judge may also receive further evidence or recommit the matter to the magistrate judge
with instructions.” Id. The requirement that district judges conduct a de novo review and
be the final arbiters of matters referred to a magistrate judge is jurisdictional. United
States v. Shami, 754 F.2d 670, 672 (6th Cir. 1985); Flournoy v. Marshall, 842 F.2d 875,
878 (6th Cir. 1987).
B. Commissioner’s Disability Determination
Judicial review of a Social Security disability benefits application is limited to
determining whether “the commissioner has failed to apply the correct legal standards
or has made findings of fact unsupported by substantial evidence in the record.” Walters
v. Comm’r of Soc. Sec., 127 F.3d 525, 528 (6th Cir. 1997). A reviewing court may not
resolve conflicts in the evidence or decide questions of credibility. Brainard v. Sec’y of
HHS, 889 F.2d 679, 681 (6th Cir. 1989). Substantial evidence is “such relevant
evidence as a reasonable mind might accept as adequate to support a conclusion.”
Richardson v. Perales, 402 U.S. 389, 401 (1971). It is “more than a scintilla but less
than a preponderance.” Consol. Edison Co. v. NLRB, 305 U.S. 197, 399 (1938).
“Substantial evidence exists when a reasonable mind could accept the evidence as
adequate to support the challenged conclusion, even if that evidence could support a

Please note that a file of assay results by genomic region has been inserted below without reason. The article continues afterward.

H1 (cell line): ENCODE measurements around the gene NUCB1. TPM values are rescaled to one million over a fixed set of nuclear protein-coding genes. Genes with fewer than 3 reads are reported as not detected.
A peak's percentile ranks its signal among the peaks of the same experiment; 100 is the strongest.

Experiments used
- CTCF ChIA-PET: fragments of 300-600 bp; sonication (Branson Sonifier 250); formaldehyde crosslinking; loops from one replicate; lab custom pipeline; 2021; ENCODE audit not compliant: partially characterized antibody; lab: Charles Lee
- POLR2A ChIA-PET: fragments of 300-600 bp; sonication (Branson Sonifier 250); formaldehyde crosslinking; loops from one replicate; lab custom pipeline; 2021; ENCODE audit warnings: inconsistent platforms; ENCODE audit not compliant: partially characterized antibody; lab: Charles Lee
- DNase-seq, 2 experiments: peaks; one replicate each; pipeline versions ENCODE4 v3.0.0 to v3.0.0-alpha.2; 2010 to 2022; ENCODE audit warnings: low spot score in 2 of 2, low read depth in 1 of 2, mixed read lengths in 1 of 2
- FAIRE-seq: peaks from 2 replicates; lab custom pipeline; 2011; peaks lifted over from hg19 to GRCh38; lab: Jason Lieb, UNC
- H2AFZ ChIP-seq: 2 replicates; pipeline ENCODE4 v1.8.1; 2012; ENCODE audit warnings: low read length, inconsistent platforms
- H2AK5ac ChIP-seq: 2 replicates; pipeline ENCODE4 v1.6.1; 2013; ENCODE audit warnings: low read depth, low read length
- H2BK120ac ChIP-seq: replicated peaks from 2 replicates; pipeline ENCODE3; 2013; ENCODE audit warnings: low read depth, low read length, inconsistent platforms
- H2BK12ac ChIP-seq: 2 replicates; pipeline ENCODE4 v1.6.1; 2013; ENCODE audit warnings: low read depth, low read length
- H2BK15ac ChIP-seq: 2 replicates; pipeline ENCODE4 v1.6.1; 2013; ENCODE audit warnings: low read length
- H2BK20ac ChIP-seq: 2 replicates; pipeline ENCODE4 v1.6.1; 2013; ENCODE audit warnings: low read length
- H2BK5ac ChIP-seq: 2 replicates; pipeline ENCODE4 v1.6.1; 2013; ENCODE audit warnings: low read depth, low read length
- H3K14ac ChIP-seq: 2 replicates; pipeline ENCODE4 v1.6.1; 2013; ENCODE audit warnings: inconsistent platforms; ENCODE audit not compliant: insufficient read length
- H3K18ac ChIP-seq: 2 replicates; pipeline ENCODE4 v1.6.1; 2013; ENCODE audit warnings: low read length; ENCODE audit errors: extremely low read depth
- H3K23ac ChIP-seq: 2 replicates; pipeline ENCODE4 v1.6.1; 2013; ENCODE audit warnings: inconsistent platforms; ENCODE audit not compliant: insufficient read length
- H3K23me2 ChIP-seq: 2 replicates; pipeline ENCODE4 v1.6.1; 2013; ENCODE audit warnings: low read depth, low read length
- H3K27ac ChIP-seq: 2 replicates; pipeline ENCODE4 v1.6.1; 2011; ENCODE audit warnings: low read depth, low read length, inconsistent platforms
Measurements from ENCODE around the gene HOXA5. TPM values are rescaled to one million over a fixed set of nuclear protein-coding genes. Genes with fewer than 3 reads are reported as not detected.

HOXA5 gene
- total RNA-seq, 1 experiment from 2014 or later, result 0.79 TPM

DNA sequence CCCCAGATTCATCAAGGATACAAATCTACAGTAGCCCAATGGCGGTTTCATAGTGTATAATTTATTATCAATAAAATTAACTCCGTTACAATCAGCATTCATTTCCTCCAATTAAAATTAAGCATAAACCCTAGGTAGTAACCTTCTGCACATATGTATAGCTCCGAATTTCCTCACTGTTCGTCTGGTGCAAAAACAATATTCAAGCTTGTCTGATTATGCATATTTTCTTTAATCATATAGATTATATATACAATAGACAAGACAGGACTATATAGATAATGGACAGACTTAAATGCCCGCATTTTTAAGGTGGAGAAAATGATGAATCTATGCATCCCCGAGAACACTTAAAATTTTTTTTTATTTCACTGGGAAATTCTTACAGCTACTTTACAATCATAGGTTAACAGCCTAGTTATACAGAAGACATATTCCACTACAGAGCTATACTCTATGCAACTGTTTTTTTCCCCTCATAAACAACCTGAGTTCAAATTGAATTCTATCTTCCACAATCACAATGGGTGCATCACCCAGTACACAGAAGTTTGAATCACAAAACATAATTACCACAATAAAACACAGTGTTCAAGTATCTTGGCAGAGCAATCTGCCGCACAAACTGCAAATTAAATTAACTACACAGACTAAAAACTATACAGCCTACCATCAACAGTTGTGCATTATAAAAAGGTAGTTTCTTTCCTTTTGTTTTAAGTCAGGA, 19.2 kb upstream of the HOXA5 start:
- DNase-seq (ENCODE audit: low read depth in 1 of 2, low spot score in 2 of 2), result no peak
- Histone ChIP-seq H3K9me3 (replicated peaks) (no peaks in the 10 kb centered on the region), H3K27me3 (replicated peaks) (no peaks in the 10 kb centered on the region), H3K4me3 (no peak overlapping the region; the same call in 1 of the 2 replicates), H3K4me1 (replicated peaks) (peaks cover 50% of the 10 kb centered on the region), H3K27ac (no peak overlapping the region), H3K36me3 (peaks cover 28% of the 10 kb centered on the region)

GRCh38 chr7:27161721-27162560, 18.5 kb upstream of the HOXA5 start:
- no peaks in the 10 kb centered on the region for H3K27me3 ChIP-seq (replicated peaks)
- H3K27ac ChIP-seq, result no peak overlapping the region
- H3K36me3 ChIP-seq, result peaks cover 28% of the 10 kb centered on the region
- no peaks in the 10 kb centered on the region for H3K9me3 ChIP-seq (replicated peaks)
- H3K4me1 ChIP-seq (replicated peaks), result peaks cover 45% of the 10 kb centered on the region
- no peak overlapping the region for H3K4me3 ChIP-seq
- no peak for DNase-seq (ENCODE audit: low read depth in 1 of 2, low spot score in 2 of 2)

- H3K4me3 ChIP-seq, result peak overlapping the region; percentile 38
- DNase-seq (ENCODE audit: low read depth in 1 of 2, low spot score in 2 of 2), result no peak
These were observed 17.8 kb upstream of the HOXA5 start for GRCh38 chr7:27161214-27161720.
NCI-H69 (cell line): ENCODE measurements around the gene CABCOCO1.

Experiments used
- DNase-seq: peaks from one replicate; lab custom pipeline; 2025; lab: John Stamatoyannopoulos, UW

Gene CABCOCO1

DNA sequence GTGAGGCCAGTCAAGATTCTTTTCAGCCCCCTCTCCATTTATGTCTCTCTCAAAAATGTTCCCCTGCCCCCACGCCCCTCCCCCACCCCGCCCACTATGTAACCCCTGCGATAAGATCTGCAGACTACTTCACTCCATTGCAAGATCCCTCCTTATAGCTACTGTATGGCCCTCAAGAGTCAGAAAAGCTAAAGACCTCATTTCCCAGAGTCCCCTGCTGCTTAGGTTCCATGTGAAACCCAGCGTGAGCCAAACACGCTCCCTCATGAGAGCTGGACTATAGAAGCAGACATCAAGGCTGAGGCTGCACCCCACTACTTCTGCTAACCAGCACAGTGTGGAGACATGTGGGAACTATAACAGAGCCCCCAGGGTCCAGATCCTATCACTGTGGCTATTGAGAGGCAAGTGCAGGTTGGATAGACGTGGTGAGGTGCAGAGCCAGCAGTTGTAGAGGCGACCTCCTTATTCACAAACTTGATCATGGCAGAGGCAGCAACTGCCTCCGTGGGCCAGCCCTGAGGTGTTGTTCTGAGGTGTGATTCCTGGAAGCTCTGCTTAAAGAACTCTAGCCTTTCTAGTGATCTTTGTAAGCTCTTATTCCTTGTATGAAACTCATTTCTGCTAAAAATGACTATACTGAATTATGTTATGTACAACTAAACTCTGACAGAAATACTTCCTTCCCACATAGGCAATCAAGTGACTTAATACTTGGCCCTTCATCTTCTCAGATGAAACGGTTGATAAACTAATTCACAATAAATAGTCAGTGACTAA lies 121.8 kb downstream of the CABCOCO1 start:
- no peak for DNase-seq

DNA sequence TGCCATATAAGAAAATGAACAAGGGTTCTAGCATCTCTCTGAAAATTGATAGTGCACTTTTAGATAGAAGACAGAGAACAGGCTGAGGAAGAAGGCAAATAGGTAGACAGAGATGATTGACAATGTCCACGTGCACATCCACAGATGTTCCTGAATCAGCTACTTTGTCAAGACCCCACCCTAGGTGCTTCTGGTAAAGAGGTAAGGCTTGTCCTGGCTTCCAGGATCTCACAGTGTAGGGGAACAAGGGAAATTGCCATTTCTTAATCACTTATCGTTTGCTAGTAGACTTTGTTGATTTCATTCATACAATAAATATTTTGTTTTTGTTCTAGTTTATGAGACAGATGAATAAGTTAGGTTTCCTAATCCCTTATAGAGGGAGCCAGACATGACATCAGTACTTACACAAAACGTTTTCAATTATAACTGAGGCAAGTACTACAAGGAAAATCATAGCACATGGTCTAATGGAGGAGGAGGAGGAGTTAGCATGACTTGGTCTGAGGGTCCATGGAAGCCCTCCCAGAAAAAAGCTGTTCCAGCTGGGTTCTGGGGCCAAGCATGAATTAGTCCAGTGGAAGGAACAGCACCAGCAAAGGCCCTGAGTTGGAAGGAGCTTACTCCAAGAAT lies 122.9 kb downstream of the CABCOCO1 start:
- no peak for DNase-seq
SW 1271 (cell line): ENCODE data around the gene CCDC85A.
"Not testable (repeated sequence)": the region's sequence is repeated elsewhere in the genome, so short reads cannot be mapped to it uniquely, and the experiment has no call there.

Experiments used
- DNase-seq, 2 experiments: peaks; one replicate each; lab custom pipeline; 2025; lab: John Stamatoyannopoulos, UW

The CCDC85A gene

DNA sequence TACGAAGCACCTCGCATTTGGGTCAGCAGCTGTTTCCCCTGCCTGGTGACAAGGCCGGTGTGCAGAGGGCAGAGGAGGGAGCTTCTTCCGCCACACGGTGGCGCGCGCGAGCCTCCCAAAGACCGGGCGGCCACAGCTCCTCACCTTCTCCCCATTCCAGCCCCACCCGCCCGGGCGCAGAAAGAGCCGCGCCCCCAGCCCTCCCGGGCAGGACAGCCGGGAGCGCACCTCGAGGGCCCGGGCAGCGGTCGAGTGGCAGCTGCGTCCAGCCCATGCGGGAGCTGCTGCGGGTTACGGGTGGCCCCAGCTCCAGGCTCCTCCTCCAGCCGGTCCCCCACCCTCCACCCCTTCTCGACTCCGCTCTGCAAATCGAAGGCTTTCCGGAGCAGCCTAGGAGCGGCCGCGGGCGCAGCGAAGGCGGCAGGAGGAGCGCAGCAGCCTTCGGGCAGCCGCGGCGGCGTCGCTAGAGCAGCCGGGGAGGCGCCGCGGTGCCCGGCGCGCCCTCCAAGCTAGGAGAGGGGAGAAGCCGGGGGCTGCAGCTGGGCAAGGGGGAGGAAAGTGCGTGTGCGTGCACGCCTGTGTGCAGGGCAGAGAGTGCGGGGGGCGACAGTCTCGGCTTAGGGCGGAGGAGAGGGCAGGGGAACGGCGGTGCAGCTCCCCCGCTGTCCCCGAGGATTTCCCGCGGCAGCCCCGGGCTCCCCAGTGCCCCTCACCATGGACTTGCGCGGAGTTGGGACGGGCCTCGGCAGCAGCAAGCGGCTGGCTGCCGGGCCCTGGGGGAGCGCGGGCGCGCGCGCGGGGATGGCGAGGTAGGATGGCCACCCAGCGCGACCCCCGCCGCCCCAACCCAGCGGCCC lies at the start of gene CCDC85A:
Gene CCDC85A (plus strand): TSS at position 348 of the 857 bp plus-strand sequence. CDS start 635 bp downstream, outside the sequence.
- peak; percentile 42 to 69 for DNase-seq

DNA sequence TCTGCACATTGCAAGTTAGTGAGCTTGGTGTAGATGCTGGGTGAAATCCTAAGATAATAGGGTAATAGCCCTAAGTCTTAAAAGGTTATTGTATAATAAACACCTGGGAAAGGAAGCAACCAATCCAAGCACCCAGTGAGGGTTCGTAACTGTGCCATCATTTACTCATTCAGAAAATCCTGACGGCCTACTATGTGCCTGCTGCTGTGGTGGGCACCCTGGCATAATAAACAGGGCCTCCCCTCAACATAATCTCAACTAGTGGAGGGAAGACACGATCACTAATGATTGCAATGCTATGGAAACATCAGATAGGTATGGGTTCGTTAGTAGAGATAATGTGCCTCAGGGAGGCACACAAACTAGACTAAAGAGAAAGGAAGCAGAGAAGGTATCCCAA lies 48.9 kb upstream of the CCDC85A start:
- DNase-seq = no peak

decision the other way.” Casey v. Sec’y of HHS, 987 F.2d 1230, 1233 (6th Cir. 1993);
Lindsley v. Comm’r of Soc. Sec., 560 F.3d 601, 604 (6th Cir. 2009). The substantial
evidence standard is deferential and “presupposes that there is a zone of choice within
which the decisionmakers can go either way, without interference with the courts.”
Mullen v. Bowen, 800 F.2d 535, 545 (6th Cir. 1986).
When determining whether the Commissioner’s decision is supported by
substantial evidence, the reviewing court must consider the entire record as a whole.
Futernick v. Richardson, 484 F.2d 647, 649 (6th Cir. 1973). If the Appeals Council
declines to review the ALJ’s decision, the court’s review is limited to the record and
evidence before the ALJ, Cotton v. Sullivan, 2 F.3d 692, 696 (6th Cir. 1993), regardless
of whether the ALJ actually cited to the evidence. Walker v. Sec’y of HHS, 884 F.2d
241, 245 (6th Cir. 1989). Nonetheless, there is no requirement that the reviewing court
discuss all evidence in the record. Kornecky v. Comm’r of Soc. Sec., 167 F. App’x 496,
508 (6th Cir. 2006). Essentially, the district court’s role is limited to search for
substantial evidence that is “more than a scintilla of evidence but less than a
preponderance; it is such relevant evidence as a reasonable mind might accept as
adequate to support a conclusion.” Rogers v. Comm’r of Soc. Sec., 486 F.3d 234, 241
(6th Cir. 2007).